usually the mic input is on mute. go to the lower right hand corner of your screen (next to the clock) and try and find the volume controls. chances are you mics are muted, and thats why there's no sound.
get audacity for free recording. its better than sound recorder. go google for it, its free.
read the sticky too, quite a bit of info there.
now will someone help me with *my* problem?
I get a great sound running my pbass straight into a mic port, but then again that's a pbass for you.
Okay, I'm on my work PC but I see what you're saying... I'm going to run home at lunch and try this again and see if that was my problem.
Another quick question - When I plug a microphone directly into my PC and open Sound Recorder, assuming I have headphones on or speakers turned on and my mic is on, will I be able to speak into the mic and hear it? (without recording)
Darn it - no luck... the mic is not on mute, I plug the mic in but I can't hear it... any idea what that means?
Bah - I tried my bass into the computer too and I just can't get a sound... I've tried a mic and a bass into every 1/8 input I could find, can't hear a sound. (the speakers do crackle when I plug and unplug things)
Does this mean that I don't have a sound card, or that my sound card doesn't support any type of inputs?
I thought I'd at least get something, even if it was low quality. Is there any way to check and see what soundcard my computer has and what it's capable of?
or am I just doing something else wrong?
I'm so lost.
If you check out the back of your PC, you will find that there are two areas where the sockets are located. Some sockets are fixed to the back plate of the PC, and some are fixed to thin strips of metal running in a pattern across your PC.
If your audio sockets are fixed to the same bit of metal as your lan connections, USB ports etc, then your sound card is built into the motherboard, and will have a low sample rate, giving you a lower-fi sound.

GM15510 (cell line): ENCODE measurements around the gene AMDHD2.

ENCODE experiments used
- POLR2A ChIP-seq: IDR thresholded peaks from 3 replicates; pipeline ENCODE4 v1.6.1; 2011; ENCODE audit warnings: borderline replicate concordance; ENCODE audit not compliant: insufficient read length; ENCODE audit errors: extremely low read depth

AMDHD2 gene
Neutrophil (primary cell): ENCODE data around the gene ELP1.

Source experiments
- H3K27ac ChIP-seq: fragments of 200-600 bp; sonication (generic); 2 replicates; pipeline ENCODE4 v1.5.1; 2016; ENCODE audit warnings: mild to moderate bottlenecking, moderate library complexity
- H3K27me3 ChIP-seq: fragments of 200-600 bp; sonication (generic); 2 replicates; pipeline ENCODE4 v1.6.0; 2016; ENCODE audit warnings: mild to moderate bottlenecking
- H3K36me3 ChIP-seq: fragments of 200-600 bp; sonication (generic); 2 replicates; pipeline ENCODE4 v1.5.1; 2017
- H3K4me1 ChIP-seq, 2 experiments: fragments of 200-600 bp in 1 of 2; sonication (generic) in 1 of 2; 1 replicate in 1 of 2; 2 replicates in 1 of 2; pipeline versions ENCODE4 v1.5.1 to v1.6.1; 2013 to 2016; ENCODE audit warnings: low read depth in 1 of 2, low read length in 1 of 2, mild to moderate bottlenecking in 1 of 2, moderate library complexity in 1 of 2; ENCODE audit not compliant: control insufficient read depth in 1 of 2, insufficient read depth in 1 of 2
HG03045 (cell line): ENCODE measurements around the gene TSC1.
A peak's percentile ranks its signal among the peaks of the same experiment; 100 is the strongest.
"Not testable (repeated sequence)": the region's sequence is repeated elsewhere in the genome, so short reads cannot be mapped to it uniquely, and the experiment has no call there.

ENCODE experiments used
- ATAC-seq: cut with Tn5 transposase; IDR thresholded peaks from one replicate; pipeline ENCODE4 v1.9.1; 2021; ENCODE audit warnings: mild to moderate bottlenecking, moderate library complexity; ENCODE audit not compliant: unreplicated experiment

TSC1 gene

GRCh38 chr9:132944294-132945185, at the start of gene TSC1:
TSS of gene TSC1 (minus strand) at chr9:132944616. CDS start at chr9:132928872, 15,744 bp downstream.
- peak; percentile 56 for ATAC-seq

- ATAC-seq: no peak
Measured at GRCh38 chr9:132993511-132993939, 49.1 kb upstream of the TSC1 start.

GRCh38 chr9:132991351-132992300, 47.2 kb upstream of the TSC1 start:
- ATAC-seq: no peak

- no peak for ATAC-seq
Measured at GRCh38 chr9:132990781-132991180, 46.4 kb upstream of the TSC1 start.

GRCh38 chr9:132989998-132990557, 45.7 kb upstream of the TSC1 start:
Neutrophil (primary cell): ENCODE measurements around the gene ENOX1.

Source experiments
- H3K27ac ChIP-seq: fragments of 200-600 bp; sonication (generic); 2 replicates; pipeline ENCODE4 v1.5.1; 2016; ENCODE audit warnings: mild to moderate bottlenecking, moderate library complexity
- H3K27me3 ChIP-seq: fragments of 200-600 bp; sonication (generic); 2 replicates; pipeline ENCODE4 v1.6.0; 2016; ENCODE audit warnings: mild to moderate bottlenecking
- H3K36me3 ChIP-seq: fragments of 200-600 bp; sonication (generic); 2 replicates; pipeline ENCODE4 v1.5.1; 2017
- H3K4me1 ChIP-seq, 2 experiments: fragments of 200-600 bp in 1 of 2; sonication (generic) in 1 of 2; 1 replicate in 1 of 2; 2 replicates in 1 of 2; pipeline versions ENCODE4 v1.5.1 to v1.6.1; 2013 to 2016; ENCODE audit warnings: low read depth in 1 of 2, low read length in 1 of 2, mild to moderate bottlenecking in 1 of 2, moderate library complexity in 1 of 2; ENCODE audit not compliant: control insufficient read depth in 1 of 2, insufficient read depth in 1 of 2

If your audio connectios are fixed to one of the strips, like your video card, then it is an add-on sound card, and may be quite good.
The microphone input is a stereo 1/8 jack, just like the jack on your personal stereo headphones, BUT it is wired to give you 1) microphone signal, 2) microphone ground, and 3) supply to microphone, and not mic left, mic right and mic ground. I have always understood that it was mono, but if I am wrong on that, would someone correct me.
Secondly, you refer to plugging in a mic, but do not say what kind of mic. Computers expect to see an electret mic, designed for use with them, and a stage mic, through a plug/socket adaptor may not have the strength of signal for you to hear it.
If you have a 4 track, or a personal stereo, and a lead from that which terminates in a stereo 1/8 inch jack, put on some music, confirm that it is playing, and connect it to the mic and then the line inputs in turn. Windows has two mixers, one for record, and one for playback. Check that your input channels are not muted, and/or set at zero, and then check that your output channels anre not muted, and/or set at zero.
If you don't find the problem there, then I'm afraid it's beyond me.
Thanks for the reply
So far I've tried using a cheap vocal mic into an 1/8" adapter, and I've tried a passive jazz bass into the same 1/8 adapter into the 2 mic and 1 line in plugs on the computer and nothing makes a sound.
I'll stop by Radio Shack in a bit and try to pick up an appropriate cable to hook up my 4 track recorder and see if that does anything.
Whatever you do... Don't ask the radio shack guy a question about your problem, They're a bunch of dullards and TELL you useless info. (usually they tell you you can't do that)